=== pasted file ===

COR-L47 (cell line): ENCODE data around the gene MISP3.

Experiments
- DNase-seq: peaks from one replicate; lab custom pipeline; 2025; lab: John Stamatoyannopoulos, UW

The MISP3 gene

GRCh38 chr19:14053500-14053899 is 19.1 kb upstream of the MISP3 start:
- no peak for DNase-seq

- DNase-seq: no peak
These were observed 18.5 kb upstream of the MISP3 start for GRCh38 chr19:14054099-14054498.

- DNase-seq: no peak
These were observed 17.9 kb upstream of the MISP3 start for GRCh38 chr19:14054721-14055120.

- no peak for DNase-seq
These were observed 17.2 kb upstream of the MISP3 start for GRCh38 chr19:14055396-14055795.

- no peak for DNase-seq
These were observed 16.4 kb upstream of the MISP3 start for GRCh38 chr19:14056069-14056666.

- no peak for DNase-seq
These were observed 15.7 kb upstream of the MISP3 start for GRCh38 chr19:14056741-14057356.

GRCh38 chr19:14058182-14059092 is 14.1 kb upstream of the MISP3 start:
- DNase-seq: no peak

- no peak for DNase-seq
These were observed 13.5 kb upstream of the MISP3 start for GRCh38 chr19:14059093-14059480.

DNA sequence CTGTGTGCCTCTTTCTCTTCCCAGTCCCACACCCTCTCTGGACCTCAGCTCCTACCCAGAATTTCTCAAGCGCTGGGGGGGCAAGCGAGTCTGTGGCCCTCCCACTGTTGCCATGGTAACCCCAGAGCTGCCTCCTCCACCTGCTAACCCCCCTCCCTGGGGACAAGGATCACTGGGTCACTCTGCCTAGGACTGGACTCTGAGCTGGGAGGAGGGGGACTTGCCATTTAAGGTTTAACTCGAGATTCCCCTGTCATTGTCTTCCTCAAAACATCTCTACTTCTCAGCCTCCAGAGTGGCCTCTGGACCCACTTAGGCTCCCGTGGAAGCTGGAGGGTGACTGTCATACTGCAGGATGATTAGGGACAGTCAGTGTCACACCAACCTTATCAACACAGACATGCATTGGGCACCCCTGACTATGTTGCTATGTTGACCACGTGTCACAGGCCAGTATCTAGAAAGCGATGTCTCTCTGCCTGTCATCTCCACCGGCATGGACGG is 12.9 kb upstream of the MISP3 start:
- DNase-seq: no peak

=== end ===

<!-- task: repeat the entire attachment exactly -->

COR-L47 (cell line): ENCODE data around the gene MISP3.

Experiments
- DNase-seq: peaks from one replicate; lab custom pipeline; 2025; lab: John Stamatoyannopoulos, UW

The MISP3 gene

GRCh38 chr19:14053500-14053899 is 19.1 kb upstream of the MISP3 start:
- no peak for DNase-seq

- DNase-seq: no peak
These were observed 18.5 kb upstream of the MISP3 start for GRCh38 chr19:14054099-14054498.

- DNase-seq: no peak
These were observed 17.9 kb upstream of the MISP3 start for GRCh38 chr19:14054721-14055120.

- no peak for DNase-seq
These were observed 17.2 kb upstream of the MISP3 start for GRCh38 chr19:14055396-14055795.

- no peak for DNase-seq
These were observed 16.4 kb upstream of the MISP3 start for GRCh38 chr19:14056069-14056666.

- no peak for DNase-seq
These were observed 15.7 kb upstream of the MISP3 start for GRCh38 chr19:14056741-14057356.

GRCh38 chr19:14058182-14059092 is 14.1 kb upstream of the MISP3 start:
- DNase-seq: no peak

- no peak for DNase-seq
These were observed 13.5 kb upstream of the MISP3 start for GRCh38 chr19:14059093-14059480.

DNA sequence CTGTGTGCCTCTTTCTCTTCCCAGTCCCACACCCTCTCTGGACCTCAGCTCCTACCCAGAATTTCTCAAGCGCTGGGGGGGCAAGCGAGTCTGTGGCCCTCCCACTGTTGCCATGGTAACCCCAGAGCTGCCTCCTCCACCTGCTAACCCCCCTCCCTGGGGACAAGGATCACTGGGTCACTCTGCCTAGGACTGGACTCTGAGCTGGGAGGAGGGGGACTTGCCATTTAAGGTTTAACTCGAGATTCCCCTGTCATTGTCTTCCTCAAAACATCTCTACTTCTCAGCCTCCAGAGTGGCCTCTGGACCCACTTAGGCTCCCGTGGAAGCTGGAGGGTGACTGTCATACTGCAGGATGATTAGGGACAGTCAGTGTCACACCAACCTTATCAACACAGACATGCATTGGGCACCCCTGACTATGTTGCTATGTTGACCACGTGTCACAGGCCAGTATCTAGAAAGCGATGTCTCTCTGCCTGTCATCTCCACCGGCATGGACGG is 12.9 kb upstream of the MISP3 start:
- DNase-seq: no peak